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Dietary changes may help fight allergies

Written by Nancy Arnott

What’s on your plate has a significant effect on allergies, including on how well allergy meds work for you, says says Vincent Pedre, MD, a board-certified internist and integrative physician in New York City, author of the book Happy Gut, and a former seasonal allergy sufferer himself. Nutrition is Dr. Pedre’s preferred approach to treating his allergies, in order to avoid possible drug side effects such as fatigue, sleepiness, and “feeling mentally slow,” he says.

A dietary strategy against allergies might include subtracting some foods and nutrients and adding or increasing others. Eliminating or reducing foods such as wheat, dairy and sugar can make a difference, Dr. Pedre says. “We change the diet — a lot of times taking out dairy, for example — and spring allergy symptoms become pretty much nonexistent,” he observes. “There can be a huge improvement with the right dietary changes.”

On the add-to-your-diet list, Dr. Pedre recommends foods rich in vitamin C (a natural antihistamine, antioxidant and immune booster), quercetin (an antihistamine and anti-inflammatory), and omega-3 fatty acids (anti-inflammatories). Foods high in vitamin C include broccoli, kale, cauliflower, bell peppers, mangoes, strawberries, oranges, pineapples, cantaloupes and peaches. Dietary sources of quercetin are apples, citrus fruits, onions, garlic, tomatoes, legumes, dark berries, green and black teas and red wine. “Vitamin C and quercetin stabilize the mast cells, which release histamine,” so you’re left with fewer allergy symptoms such as a runny nose or sneezing, Dr. Pedre explains. . . . Meanwhile, omega-3 fatty acids can be found in  . . . almonds, walnuts, avocado, ground flax and chia seeds.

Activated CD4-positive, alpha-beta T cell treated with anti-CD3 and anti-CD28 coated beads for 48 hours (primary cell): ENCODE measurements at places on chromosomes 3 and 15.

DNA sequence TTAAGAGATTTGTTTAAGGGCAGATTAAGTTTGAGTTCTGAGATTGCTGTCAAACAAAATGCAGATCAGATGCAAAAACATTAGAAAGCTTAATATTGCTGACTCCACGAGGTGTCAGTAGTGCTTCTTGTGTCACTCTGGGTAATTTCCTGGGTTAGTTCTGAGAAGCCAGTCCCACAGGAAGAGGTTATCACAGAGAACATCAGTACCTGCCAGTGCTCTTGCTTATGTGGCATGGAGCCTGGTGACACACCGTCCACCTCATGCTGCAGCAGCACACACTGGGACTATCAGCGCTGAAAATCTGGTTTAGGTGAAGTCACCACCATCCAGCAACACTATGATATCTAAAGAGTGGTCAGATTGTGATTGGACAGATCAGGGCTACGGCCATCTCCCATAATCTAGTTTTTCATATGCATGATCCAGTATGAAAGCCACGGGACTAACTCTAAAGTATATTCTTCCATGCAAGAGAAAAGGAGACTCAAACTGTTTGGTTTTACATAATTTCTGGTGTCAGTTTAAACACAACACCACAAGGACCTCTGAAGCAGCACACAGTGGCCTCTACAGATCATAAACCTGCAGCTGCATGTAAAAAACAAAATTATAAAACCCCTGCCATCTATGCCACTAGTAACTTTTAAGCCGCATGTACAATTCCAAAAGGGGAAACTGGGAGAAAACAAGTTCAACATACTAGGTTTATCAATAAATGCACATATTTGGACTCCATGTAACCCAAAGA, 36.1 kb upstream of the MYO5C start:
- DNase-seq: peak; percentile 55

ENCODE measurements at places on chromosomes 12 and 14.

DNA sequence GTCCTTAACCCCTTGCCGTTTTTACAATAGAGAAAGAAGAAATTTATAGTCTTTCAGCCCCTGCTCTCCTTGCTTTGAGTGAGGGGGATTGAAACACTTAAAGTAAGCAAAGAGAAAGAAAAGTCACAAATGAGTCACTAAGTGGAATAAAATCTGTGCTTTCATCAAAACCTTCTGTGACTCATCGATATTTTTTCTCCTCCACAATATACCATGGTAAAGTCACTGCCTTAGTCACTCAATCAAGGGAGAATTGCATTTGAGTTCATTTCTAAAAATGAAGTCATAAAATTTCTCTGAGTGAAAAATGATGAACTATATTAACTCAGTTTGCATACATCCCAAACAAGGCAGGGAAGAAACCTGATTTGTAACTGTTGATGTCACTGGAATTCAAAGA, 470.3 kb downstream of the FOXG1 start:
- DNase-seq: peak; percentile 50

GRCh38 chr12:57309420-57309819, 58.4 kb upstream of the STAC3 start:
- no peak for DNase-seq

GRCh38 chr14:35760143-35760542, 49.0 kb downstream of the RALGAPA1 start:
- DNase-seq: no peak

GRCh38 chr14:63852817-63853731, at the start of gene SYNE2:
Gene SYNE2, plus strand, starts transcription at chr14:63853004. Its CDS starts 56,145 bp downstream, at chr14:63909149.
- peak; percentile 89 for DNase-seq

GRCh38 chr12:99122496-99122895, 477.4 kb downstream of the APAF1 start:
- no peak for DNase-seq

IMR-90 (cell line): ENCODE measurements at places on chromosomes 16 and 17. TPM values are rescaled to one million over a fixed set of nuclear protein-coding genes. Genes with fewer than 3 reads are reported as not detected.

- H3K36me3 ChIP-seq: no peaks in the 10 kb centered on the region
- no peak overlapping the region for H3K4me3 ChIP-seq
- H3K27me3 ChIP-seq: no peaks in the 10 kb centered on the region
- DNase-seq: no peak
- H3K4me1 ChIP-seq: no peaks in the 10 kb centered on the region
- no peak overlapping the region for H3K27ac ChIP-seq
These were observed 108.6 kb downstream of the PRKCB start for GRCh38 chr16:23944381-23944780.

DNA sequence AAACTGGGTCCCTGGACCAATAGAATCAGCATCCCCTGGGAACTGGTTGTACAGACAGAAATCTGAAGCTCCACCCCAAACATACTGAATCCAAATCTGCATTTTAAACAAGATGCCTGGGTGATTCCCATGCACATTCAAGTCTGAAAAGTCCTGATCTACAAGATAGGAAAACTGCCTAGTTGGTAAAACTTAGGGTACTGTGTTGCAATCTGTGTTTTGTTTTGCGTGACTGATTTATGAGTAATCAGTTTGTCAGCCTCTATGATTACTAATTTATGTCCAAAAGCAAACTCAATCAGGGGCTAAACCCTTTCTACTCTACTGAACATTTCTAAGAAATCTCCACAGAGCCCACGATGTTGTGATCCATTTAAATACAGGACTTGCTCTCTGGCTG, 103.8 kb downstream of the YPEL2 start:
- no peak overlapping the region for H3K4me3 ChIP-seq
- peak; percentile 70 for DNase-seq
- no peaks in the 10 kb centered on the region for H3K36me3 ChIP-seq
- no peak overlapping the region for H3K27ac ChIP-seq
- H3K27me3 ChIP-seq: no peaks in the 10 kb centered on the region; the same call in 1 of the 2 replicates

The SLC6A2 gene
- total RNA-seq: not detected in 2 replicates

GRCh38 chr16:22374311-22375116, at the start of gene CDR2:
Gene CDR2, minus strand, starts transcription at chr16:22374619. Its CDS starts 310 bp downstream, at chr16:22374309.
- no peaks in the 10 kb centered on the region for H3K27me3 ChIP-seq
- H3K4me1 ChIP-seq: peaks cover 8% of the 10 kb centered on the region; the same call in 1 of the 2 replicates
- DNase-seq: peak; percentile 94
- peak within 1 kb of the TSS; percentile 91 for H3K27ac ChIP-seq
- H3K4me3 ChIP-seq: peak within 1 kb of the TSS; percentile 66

Although there are no studies to support its effectiveness, locally sourced honey — a teaspoon per day, taken for a couple of months before allergy season begins — is theoretically a natural form of immunotherapy, Dr. Pedre adds. The idea is that it delivers a small dose of pollens from the local area, the same ones that would trigger an allergic response if your body were not accustomed to them.

This post is excerpted from Medshadow.org.

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